Sunset at Draycote
For the last two weekends I’ve had the pleasure of fishing at Draycote water, a water which is now classed as one of the best top of the water fisheries in the UK, and boy did it live up to that statement!
At the beginning of both days the weather wasn’t really in our favour with bright, warm sunshine and light winds. Fortunately there were a couple of fish hitting the surface, mostly to fry around the jetty and the odd fish sipping buzzers. I tackled up with the 12ft fast intermediate mini tip from Airflo, a four fly setup, a sunburst booby on the point, two diawl bachs and a cruncher on the top dropper, all strung together on 10.4lb soft plus Grand Max fluorocarbon.
Tofts was literally stuffed with fish, they were extremely high in the water and would chase the booby as soon as it had hit the surface. One thing I noticed was that if your flies didn’t turn over, you’d struggle to get any takes. The weight of the nymphs and heavy leader above would be just enough to drag the booby down before you had chance to straighten the leader, so turn over was key.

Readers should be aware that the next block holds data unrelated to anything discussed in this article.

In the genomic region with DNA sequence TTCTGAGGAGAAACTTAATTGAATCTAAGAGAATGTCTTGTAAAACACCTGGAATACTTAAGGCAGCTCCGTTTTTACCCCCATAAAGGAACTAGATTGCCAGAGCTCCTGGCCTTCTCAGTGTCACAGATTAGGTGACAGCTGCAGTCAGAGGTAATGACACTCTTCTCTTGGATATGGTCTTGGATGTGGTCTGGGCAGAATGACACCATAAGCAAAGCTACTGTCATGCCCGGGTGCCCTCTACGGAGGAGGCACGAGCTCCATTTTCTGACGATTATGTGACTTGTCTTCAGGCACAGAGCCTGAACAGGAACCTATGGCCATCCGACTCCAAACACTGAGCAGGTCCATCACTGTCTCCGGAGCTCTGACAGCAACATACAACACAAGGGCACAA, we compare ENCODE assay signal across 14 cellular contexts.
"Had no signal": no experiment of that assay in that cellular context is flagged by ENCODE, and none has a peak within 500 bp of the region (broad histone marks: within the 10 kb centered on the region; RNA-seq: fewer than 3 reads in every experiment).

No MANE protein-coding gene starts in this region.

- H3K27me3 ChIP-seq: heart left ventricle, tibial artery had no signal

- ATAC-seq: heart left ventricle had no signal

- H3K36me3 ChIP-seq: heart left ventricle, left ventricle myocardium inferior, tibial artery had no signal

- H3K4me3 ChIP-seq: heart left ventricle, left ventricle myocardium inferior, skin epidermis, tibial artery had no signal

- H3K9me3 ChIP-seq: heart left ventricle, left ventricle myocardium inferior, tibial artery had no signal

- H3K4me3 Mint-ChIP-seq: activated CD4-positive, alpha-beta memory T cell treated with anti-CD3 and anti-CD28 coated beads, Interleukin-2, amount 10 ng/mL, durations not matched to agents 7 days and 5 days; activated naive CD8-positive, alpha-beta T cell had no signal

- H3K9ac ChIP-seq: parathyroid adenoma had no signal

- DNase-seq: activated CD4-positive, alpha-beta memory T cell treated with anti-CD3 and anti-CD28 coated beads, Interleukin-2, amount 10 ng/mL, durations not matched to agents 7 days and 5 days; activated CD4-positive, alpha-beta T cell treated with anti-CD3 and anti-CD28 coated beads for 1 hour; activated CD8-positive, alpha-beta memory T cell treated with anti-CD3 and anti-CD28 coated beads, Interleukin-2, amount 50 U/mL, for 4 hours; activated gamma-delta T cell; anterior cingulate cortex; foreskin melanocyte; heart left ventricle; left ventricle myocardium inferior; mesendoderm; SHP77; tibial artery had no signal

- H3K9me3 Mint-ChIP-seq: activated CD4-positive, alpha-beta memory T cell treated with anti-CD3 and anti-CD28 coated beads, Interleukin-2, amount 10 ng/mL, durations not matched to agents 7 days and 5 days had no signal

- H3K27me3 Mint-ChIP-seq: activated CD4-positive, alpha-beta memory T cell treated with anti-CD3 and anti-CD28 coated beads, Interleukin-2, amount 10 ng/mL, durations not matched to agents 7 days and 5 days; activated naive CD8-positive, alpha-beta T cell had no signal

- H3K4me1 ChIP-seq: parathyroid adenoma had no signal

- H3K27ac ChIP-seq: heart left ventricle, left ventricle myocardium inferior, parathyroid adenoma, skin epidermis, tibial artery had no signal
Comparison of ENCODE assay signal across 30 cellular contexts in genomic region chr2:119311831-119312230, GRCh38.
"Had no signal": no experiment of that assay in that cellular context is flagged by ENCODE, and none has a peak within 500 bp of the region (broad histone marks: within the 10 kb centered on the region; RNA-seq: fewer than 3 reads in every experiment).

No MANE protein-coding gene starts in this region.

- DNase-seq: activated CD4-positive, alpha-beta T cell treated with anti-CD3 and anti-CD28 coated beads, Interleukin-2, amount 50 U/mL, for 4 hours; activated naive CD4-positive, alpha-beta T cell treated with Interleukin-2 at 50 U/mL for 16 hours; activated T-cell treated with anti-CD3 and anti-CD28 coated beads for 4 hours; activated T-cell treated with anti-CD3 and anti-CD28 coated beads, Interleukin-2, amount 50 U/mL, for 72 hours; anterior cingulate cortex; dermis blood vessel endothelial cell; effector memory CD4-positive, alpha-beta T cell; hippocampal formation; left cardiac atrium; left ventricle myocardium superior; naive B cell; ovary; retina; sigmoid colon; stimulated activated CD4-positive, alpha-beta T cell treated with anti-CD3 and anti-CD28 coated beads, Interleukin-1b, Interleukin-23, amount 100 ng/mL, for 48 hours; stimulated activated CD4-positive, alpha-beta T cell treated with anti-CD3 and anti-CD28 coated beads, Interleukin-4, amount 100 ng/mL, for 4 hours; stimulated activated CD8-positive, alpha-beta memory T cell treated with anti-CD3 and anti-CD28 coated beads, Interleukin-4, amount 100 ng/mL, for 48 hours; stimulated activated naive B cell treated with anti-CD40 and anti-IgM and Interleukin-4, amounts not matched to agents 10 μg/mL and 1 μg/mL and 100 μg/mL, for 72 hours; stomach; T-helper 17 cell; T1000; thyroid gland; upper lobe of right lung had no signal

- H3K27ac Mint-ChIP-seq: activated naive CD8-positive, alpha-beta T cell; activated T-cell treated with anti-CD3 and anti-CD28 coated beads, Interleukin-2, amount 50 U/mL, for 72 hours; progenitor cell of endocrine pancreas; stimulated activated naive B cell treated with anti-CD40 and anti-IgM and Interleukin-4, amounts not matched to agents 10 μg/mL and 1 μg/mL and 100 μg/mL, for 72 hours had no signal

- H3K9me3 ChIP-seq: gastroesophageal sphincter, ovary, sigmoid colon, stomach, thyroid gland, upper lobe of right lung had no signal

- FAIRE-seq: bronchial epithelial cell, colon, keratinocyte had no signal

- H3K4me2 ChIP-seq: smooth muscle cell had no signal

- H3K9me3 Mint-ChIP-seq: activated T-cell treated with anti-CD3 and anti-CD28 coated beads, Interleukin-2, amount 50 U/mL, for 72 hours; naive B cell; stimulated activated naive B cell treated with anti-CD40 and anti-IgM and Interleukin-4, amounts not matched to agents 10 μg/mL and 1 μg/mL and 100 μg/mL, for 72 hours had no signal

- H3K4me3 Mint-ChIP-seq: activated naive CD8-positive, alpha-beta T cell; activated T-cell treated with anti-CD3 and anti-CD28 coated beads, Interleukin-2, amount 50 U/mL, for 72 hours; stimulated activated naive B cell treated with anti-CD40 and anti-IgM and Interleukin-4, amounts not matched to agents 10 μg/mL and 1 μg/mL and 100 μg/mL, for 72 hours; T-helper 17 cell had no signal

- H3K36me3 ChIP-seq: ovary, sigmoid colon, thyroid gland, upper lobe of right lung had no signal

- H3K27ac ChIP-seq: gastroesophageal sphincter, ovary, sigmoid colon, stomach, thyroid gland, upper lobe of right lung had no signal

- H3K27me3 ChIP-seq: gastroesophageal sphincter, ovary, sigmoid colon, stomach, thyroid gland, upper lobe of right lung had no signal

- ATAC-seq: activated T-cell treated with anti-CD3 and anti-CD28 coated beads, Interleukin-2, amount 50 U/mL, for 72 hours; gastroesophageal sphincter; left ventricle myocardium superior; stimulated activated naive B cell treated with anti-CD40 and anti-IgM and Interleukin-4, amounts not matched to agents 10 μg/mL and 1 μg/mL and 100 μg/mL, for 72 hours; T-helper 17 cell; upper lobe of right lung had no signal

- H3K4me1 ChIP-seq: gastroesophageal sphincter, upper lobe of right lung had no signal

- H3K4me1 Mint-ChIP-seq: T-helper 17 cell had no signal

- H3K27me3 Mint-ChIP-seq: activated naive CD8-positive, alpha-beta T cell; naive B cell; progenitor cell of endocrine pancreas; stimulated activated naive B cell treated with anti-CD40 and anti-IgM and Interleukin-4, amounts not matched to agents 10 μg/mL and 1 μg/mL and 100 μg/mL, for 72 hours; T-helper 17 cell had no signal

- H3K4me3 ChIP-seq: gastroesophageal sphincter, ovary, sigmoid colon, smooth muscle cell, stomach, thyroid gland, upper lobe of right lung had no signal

After the first initial ‘pop’ of the booby and there was nothing following, the key was to slow up and fish the booby close to the surface and let the nymphs fall through the top foot or two of water. After the first two or three drifts on both sessions we’d put plenty of fish in the boat ranging between 2.5lbs and 4lbs, a great average for the number of fish caught! As the day progressed we got more follows to the booby, this indicating that the fish had come up even higher in the water with the building cloud.
I came off the mini tip and strung up with a straight floater and two dries on 6lb nylon. The flies were spaced around 10 feet apart, with a 5ft length from a floating poly-leader. First cast, rose one to the top dropper but missed it, a size 12 hopper, re-cast and placed it back in the same place, it came back, this time not leaving it behind.. A cracking first fish on the dry with full silver bloom in its tail.
The fishing from here on was immense with action every drift to the dries. When fishing dries I usually cast very short, usually only 5/6 yards from the boat, mainly to aid sight of the flies but on that particular day the fish were so high in the water, you could literally drop the flies to the end of your rod tip and they would eat it. Being so high in the water the fish couldn’t see the boat, hence them coming closer.